Fiat’s 68.9 Mpg Claim Turns Out To Mean Barely More Than 40
rating ** out of 5
For – cute, economical, cutting edge technology
Against – fuel claims at least economical with the truth
Here’s a puzzle. My Honda Jazz does about 40 miles per gallon and costs £110 a year in road tax and I would have to pay the London Congestion Charge if I was stupid enough to drive into the capital. The Fiat 500 TwinAir two-cylinder also gets around 40 mpg, but it doesn’t have to pay London’s congestion charge or annual road tax.
How can this be?
Answer: Fiat, and most other car manufacturers, has found a way to game the system by persuading the European Union to allow their cars to beat a ludicrously unworldly fuel economy test, which allows them to claim huge fuel economy figures unattainable in the real world. The test includes a limited amount of driving over flat ground with the air conditioning and heating off. When challenged, the car manufacturers all claim that this makes sense because it allows us buyers to have a fair comparison across all cars of their relative economy. That’s great in a laboratory, but senseless and economical with the truth in the real world. And because countries like Britain use E.U. figures for much of their company car taxation it can’t be long before politicians start to take note of this dishonesty, because it is costing them money.
I’ve just been driving the Fiat TwinAir, which is powered by the twin-cylinder 875 cc petrol engine and was acclaimed as a cutting-edge piece of technology when it was unveiled last year. Some of us even said that this was maybe going to be the death of diesel, it was so good. After all, Fiat claimed the TwinAir Fiat 500 could manage an average 68.9 mpg.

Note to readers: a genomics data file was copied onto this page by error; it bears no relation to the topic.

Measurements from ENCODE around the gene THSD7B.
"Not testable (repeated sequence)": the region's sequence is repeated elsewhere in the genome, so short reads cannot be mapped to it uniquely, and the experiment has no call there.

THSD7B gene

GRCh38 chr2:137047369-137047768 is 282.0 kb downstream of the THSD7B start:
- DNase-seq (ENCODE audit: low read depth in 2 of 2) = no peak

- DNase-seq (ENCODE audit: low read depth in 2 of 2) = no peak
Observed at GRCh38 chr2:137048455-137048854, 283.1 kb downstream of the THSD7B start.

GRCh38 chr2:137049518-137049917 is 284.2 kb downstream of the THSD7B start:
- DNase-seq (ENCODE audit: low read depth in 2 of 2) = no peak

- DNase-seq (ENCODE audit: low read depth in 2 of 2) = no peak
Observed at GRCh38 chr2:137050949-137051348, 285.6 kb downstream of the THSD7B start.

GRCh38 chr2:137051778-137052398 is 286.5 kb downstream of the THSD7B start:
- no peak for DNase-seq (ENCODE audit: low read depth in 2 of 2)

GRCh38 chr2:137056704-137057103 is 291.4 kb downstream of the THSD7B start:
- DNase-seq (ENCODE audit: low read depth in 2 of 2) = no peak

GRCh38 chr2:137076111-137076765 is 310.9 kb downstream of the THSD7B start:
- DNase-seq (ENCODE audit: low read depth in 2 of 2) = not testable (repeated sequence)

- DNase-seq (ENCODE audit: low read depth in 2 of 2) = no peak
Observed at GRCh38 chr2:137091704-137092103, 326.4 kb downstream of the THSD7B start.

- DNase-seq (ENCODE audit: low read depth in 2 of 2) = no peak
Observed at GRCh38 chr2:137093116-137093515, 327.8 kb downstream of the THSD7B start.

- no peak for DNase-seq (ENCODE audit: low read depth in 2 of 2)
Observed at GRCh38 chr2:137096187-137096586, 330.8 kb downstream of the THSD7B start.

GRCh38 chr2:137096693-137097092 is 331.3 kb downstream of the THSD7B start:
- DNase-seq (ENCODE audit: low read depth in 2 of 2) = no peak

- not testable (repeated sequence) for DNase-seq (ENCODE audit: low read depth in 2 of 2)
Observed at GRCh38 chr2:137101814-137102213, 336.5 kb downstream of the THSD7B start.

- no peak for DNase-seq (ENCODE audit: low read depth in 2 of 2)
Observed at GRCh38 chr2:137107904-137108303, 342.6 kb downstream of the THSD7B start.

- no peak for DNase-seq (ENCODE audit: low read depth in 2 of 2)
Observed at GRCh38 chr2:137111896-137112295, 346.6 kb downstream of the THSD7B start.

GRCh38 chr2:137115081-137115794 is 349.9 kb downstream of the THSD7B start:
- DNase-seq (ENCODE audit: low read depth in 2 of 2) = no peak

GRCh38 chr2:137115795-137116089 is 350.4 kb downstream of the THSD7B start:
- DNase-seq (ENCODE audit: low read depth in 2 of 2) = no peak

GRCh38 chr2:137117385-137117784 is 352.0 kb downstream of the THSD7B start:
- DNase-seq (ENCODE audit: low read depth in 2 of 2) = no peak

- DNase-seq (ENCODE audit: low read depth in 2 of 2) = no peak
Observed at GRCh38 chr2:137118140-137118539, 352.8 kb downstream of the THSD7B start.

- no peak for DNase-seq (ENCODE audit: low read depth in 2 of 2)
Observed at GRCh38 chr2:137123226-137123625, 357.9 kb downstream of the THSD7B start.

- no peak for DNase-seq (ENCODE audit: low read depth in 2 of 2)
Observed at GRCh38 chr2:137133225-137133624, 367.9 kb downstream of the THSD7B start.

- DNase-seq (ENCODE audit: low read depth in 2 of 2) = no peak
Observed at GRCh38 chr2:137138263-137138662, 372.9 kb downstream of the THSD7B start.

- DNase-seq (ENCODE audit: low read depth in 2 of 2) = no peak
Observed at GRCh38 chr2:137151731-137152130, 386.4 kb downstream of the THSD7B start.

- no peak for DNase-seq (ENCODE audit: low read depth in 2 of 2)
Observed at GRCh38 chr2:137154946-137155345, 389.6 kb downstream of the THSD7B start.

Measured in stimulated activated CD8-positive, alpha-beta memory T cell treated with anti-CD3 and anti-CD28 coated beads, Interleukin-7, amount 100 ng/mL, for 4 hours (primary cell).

Thankfully, I did say in my initial report that I would be seeking an early road test of the TwinAir to find out what it could actually achieve in the real word. I’ve just driven the car for a week. Answer? A record-breaking miss. In the real world, the TwinAir failed by a massive 40 per cent to fulfill its claims. Fiat claimed 68.9 mpg but delivered 41.8.
That is so far off the pace, you would think that the truth-in- advertising Gestapo might be soon on the case.
I drove the TwinAir 500 Convertible on a 228 mile round trip from the South Coast to Stansted. That was mainly motorway cruising at an indicated speed of around 80 mph with just me and my small carry-on suitcase. The little car performed splendidly, keeping up with the traffic with no problem, although you did need to use the gearbox sometimes to keep the speed up on gradients. Result? 42.2 mpg. Pretty good, but nowhere near the claims.
I thought that was probably an unfair test, so I then drove 124 miles, three up, in a more TwinAir-friendly environment. Much stopping and starting (the Stop Start system did its stuff) in Brighton town traffic, about two thirds of the trip poodling along country roads at between 40 and 60 mph. And a small rumble down a motorway. How much better would this be for the TwinAir? Worse. 41.4 mpg. I filled the car up twice, exactly to the brim at the same pump in the same filing station just down the road.
Just in case you think my calculations might be suspect, I checked with several motoring magazines. Unfortunately, most of these (no names no pack drill) simply parrot the information provided by Fiat. But to its credit, Autocar put its hand in its pocket and filled up its test car at the pump – 35.7 mpg overall. Unfortunately, Autocar blotted its copy book by summing up the TwinAir’s capabilities with “For – low CO2 – Against – Poor fuel economy”. Don’t these people know that the emissions count is just another way of saying fuel consumption? It’s not some attempt to say the emissions are clean, the catalytic convertor solved that problem eons ago.